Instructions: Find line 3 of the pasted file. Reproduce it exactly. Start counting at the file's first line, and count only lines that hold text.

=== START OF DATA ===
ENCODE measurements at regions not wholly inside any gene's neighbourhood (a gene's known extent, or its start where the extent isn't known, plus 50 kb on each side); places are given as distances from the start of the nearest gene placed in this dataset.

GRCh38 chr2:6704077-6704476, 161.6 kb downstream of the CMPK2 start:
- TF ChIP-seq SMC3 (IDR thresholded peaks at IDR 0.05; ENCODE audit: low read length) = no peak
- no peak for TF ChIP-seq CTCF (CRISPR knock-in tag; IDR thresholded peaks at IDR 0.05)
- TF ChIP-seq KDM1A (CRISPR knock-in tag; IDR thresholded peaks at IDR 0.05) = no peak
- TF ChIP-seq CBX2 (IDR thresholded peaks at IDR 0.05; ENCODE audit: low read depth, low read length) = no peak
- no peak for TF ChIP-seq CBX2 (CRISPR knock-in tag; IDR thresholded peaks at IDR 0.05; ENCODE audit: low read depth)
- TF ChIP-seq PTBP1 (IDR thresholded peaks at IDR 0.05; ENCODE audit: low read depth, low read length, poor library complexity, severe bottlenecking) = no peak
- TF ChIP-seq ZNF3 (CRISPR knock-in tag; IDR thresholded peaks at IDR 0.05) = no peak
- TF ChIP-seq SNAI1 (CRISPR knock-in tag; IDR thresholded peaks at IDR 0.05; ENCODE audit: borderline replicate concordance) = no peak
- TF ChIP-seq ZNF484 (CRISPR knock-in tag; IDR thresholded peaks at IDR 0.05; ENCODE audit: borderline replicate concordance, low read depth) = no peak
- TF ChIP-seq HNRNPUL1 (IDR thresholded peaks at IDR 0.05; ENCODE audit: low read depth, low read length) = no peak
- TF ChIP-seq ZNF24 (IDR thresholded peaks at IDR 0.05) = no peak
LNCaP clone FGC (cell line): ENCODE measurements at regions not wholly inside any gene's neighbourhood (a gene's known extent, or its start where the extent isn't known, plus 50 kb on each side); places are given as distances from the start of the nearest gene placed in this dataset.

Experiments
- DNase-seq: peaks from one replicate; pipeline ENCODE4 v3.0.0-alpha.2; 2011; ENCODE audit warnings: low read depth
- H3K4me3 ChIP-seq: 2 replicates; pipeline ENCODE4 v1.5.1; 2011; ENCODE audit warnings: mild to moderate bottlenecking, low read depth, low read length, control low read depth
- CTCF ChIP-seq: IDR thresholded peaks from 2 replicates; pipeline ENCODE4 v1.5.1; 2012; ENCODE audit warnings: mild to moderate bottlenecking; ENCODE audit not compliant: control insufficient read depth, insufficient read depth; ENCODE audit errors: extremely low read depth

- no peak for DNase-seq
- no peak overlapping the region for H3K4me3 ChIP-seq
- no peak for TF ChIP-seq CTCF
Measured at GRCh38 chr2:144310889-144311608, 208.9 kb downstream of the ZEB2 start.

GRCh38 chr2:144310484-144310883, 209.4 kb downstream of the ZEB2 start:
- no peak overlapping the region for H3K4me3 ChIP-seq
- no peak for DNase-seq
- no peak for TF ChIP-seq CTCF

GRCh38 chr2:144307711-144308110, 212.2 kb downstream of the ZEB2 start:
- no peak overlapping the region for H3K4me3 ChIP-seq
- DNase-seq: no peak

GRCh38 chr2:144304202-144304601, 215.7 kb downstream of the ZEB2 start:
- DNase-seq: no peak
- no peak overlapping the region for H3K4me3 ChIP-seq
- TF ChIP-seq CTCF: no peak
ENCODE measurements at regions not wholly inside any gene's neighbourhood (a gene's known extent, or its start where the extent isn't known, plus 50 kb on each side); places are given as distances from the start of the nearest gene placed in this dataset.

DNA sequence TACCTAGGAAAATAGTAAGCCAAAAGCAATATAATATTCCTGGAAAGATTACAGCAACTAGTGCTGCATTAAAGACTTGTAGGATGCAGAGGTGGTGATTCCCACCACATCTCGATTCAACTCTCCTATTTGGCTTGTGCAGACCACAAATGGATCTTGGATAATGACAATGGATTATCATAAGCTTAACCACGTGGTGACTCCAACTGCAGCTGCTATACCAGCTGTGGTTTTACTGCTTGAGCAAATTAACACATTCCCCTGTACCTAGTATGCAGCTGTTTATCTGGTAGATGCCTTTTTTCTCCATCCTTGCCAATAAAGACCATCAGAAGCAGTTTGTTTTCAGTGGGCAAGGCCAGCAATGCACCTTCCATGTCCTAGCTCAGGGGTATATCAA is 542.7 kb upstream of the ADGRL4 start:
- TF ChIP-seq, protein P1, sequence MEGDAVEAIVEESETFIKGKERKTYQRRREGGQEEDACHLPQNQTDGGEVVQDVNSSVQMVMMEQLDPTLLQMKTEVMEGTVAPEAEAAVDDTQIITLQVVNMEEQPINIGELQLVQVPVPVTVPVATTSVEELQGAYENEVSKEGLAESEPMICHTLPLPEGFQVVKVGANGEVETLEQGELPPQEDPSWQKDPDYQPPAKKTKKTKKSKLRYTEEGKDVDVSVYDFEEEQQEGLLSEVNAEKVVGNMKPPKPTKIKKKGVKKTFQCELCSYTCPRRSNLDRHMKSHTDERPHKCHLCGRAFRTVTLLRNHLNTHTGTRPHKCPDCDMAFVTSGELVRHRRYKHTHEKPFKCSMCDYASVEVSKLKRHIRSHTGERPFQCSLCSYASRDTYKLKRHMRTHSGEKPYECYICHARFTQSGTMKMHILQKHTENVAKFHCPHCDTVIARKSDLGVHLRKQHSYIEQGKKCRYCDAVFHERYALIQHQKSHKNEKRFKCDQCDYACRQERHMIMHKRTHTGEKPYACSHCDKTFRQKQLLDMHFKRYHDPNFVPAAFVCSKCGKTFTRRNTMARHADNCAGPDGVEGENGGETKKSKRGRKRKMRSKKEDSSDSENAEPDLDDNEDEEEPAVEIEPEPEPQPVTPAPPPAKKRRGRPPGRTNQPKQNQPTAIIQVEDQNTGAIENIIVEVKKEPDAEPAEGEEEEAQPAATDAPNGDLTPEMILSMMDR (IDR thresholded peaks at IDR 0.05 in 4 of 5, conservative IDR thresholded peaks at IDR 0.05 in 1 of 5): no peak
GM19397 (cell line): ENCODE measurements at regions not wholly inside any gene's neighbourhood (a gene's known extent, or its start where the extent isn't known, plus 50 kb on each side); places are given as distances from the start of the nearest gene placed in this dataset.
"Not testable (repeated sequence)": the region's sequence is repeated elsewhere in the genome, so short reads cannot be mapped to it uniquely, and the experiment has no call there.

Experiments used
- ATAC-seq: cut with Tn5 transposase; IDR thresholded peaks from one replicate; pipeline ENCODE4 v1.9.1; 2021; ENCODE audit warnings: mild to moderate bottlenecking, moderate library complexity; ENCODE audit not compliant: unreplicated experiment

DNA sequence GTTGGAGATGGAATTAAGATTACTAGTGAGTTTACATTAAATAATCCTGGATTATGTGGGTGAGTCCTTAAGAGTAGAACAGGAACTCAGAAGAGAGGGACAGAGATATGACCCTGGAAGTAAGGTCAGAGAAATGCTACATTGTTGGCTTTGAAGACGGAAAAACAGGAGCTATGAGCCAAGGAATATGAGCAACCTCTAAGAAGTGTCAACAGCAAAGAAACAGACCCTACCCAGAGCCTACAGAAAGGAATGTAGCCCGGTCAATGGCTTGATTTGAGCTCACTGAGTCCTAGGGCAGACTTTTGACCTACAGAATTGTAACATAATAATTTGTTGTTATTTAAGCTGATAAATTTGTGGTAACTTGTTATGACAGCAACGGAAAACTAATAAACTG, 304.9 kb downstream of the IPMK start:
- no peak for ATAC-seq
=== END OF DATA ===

- TF ChIP-seq SMC3 (IDR thresholded peaks at IDR 0.05; ENCODE audit: low read length) = no peak